In NJ one of the Malls has a Columbia store and under 50 feet away is an Eddie Bauer store and if I walk into the Columbia store and ask for a water proof jacket I should not have to inspect the seems.  I expect the company store employee to know their product and if I lay down some of my cash for what a company calls water proof that is what I expect to get.  I know that if I walk just a few feet away to the Eddie Bauer store and ask for a water proof jacket I know that is what I will get, not water repellent or stay dry for ten minutes but water proof for ten years like the one I have.  My green and black Columbia shell leaks so bad that if their is a cloud in the sky I dare not ware it.

post #38 of 43
Quote:
Originally Posted by Uncle-A View Post


In NJ one of the Malls has a Columbia store and under 50 feet away is an Eddie Bauer store and if I walk into the Columbia store and ask for a water proof jacket I should not have to inspect the seems.  I expect the company store employee to know their product and if I lay down some of my cash for what a company calls water proof that is what I expect to get.  I know that if I walk just a few feet away to the Eddie Bauer store and ask for a water proof jacket I know that is what I will get, not water repellent or stay dry for ten minutes but water proof for ten years like the one I have.  My green and black Columbia shell leaks so bad that if their is a cloud in the sky I dare not ware it.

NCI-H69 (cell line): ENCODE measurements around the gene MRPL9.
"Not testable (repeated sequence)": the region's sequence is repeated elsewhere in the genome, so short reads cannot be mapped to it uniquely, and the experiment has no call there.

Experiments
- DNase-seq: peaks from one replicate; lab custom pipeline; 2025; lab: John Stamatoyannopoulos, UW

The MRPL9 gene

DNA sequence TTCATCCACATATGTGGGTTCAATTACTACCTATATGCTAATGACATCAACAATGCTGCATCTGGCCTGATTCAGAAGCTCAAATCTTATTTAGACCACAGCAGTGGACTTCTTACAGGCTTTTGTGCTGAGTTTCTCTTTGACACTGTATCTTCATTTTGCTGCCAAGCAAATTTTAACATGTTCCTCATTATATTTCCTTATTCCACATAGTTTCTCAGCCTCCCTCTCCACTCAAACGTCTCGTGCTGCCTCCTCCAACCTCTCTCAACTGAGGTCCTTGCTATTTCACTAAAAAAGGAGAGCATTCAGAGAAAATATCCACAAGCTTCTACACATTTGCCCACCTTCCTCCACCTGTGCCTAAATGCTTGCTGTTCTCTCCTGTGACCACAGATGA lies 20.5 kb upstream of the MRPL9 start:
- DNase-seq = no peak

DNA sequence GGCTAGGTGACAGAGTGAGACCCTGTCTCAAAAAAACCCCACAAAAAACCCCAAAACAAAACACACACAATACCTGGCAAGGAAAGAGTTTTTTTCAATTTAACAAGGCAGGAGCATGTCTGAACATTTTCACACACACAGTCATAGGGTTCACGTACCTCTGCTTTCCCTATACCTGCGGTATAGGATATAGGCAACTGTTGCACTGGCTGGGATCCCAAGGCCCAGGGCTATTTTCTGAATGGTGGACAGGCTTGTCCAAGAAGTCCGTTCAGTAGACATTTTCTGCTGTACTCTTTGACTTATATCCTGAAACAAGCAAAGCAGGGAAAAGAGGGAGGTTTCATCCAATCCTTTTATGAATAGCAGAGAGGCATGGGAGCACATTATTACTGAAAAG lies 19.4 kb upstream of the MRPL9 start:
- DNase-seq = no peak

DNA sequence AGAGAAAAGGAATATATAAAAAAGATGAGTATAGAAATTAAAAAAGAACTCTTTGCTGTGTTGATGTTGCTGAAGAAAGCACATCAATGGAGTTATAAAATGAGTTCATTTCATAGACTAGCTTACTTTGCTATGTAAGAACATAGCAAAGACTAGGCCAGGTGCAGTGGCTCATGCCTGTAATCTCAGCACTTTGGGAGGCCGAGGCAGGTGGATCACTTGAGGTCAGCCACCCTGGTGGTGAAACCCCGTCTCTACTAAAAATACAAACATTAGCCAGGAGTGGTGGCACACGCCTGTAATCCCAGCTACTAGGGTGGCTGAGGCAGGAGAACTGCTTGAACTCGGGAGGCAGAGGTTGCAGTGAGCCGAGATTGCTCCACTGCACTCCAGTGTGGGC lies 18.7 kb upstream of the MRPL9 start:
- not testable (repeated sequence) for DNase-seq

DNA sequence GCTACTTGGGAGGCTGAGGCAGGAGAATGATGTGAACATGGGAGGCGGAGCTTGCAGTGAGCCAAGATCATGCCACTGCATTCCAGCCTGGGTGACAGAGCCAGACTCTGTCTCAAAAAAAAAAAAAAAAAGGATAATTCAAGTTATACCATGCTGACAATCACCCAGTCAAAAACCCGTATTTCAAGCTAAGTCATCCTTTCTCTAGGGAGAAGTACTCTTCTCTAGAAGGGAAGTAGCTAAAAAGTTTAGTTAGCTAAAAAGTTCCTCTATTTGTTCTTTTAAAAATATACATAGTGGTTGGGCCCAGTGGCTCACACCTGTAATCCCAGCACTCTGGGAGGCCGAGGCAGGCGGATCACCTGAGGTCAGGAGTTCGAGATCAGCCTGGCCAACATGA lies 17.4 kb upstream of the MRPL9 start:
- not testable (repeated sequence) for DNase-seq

You don't need to inspect it, it's on a big sticker sewn on.
post #39 of 43

Our local hill has Columbia Ski patrol jackets (CSP) they loan out to volunteers.  The jackets are a few years old, so maybe they used to be more waterproof.  If it's raining, you will be soaked by noon.  If it's below -10C I will want to wear a down-filled vest under it (above my fleece and high-tech base layer).  The Columbia Jacket is nowhere near as warm as my Mountain MH Jacket, and nowhere near as waterproof.  

 

I used to have a Down filled Eddie Bauer Jacket, just a jacket with lots of down, not a ski jacket.  It was warm (but not waterproof).   The EB jacket replaced another jacket that had less down, and although most folk would call that previous jacket a winter Jacket, it was a fall jacket compared to the EB one.  Prior to that, it was parka and jeans, or snowmobile suit for cold days. :cool

 

Maybe I need to try out some high end snowmobile suits; the snowmobile suits I can afford are great if you plan to stay in the position you would adopt for riding a snowmobile, but not great for skiing - too restrictive on your movements.

post #40 of 43
Quote:
Originally Posted by jzmtl View Post